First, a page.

5. Utilization of lunar materials and expertise for large scale operations in space: Abstracts. [lunar bases and space industrialization

    NASA Technical Reports Server (NTRS)

    Criswell, D. R. (Editor)

    1976-01-01

    The practicality of exploiting the moon, not only as a source of materials for large habitable structures at Lagrangian points, but also as a base for colonization is discussed in abstracts of papers presented at a special session on lunar utilization. Questions and answers which followed each presentation are included after the appropriate abstract. Author and subject indexes are provided.

  6. A Temporal Abstraction-based Extract, Transform and Load Process for Creating Registry Databases for Research.

    PubMed

    Post, Andrew; Kurc, Tahsin; Overcash, Marc; Cantrell, Dedra; Morris, Tim; Eckerson, Kristi; Tsui, Circe; Willey, Terry; Quyyumi, Arshed; Eapen, Danny; Umpierrez, Guillermo; Ziemer, David; Saltz, Joel

    2011-01-01

    In the CTSA era there is great interest in aggregating and comparing populations across institutions. These sites likely represent data differently in their clinical data warehouses and other databases. Clinical data warehouses frequently are structured in a generalized way that supports many constituencies. For research, there is a need to transform these heterogeneous data into a shared representation, and to perform categorization and interpretation to optimize the data representation for investigators. We are addressing this need by extending an existing temporal abstraction-based clinical database query system, PROTEMPA. The extended system allows specifying data types of interest in federated databases, extracting the data into a shared representation, transforming it through categorization and interpretation, and loading it into a registry database that can be refreshed. Such a registry's access control, data representation and query tools can be tailored to the needs of research while keeping local databases as the source of truth.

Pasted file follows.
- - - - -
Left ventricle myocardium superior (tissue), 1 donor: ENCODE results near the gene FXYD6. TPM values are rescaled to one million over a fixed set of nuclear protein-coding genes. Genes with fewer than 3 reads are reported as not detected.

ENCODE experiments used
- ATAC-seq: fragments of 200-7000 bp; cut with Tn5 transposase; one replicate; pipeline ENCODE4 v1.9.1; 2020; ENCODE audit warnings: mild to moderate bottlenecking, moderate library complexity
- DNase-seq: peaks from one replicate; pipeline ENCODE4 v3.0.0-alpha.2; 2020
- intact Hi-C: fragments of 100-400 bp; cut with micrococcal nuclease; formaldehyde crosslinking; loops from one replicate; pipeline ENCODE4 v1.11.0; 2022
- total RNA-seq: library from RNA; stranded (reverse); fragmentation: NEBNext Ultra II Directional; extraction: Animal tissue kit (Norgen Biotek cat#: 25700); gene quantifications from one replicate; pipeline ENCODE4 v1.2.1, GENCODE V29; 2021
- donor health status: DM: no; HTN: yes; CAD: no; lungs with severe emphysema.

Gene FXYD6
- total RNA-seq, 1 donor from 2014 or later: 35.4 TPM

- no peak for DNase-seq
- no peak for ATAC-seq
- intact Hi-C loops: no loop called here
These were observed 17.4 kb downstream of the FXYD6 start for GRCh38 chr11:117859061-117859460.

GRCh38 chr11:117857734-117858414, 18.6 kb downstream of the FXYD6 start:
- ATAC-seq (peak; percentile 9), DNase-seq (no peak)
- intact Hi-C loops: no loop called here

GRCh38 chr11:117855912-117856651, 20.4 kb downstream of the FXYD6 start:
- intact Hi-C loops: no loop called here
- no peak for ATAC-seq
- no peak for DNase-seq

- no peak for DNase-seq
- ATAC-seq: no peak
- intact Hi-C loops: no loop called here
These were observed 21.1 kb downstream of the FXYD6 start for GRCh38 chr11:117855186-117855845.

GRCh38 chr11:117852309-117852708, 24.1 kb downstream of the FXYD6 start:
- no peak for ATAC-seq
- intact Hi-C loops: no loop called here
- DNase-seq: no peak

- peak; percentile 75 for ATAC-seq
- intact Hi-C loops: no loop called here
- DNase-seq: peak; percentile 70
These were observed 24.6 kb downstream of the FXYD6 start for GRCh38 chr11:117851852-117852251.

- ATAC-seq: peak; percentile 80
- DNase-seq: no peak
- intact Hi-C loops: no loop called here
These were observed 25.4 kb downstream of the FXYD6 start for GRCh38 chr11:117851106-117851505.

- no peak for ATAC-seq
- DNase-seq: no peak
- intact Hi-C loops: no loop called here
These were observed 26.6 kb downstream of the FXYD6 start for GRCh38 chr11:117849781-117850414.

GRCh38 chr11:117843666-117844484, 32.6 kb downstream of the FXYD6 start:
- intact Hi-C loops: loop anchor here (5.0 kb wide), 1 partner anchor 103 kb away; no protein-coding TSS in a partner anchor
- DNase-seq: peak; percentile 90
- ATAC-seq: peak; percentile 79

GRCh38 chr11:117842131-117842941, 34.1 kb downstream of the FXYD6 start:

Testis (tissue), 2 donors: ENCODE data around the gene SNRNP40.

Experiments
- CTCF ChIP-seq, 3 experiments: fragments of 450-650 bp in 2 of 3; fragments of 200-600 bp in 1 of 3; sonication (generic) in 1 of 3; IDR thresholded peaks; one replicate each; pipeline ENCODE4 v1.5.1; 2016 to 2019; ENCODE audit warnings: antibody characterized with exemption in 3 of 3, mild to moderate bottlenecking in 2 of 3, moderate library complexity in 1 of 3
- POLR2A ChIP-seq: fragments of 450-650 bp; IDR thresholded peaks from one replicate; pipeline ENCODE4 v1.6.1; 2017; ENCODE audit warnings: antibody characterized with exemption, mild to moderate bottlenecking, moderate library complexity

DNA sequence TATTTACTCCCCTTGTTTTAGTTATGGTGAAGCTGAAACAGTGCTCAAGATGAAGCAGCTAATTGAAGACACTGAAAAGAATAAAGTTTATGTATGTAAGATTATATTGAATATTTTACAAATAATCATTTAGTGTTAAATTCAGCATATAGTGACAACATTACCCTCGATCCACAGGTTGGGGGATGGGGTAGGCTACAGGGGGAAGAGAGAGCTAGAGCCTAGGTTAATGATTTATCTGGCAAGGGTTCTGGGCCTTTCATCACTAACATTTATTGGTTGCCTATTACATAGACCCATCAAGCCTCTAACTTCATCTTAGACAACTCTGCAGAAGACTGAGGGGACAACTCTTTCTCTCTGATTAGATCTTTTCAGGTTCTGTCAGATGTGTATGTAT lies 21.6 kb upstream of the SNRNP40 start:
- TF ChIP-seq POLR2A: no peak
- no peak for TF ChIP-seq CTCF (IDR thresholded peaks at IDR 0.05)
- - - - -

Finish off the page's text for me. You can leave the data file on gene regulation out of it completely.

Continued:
7. (abstract) A Low-Cost Mission to 2060 Chiron Based on the Pluto Fast Flyby

    NASA Technical Reports Server (NTRS)

    Stern, S. A.; Salvo, C. G.; Wallace, R. A.; Weinstein, S. S.; Weissman, P. R.

    1994-01-01